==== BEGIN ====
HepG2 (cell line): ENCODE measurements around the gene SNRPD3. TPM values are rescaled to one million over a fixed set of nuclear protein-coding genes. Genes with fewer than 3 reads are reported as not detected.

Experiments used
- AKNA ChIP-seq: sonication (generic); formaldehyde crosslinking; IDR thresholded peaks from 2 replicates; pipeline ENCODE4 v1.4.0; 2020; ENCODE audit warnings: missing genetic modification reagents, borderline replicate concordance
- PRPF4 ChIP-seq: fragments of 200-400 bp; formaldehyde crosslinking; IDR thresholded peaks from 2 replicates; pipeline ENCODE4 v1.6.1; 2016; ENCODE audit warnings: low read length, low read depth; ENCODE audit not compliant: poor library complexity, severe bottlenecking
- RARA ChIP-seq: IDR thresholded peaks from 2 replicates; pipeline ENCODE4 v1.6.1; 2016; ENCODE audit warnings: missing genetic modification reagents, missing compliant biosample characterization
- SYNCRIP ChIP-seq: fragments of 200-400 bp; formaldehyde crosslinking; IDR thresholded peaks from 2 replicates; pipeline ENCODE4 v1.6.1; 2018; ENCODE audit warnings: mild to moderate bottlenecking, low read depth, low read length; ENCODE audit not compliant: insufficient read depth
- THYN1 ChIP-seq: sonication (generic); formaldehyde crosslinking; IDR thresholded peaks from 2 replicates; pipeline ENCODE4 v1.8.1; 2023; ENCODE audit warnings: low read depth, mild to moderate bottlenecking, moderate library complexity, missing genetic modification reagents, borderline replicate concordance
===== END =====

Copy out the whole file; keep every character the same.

HepG2 (cell line): ENCODE measurements around the gene SNRPD3. TPM values are rescaled to one million over a fixed set of nuclear protein-coding genes. Genes with fewer than 3 reads are reported as not detected.

Experiments used
- AKNA ChIP-seq: sonication (generic); formaldehyde crosslinking; IDR thresholded peaks from 2 replicates; pipeline ENCODE4 v1.4.0; 2020; ENCODE audit warnings: missing genetic modification reagents, borderline replicate concordance
- PRPF4 ChIP-seq: fragments of 200-400 bp; formaldehyde crosslinking; IDR thresholded peaks from 2 replicates; pipeline ENCODE4 v1.6.1; 2016; ENCODE audit warnings: low read length, low read depth; ENCODE audit not compliant: poor library complexity, severe bottlenecking
- RARA ChIP-seq: IDR thresholded peaks from 2 replicates; pipeline ENCODE4 v1.6.1; 2016; ENCODE audit warnings: missing genetic modification reagents, missing compliant biosample characterization
- SYNCRIP ChIP-seq: fragments of 200-400 bp; formaldehyde crosslinking; IDR thresholded peaks from 2 replicates; pipeline ENCODE4 v1.6.1; 2018; ENCODE audit warnings: mild to moderate bottlenecking, low read depth, low read length; ENCODE audit not compliant: insufficient read depth
- THYN1 ChIP-seq: sonication (generic); formaldehyde crosslinking; IDR thresholded peaks from 2 replicates; pipeline ENCODE4 v1.8.1; 2023; ENCODE audit warnings: low read depth, mild to moderate bottlenecking, moderate library complexity, missing genetic modification reagents, borderline replicate concordance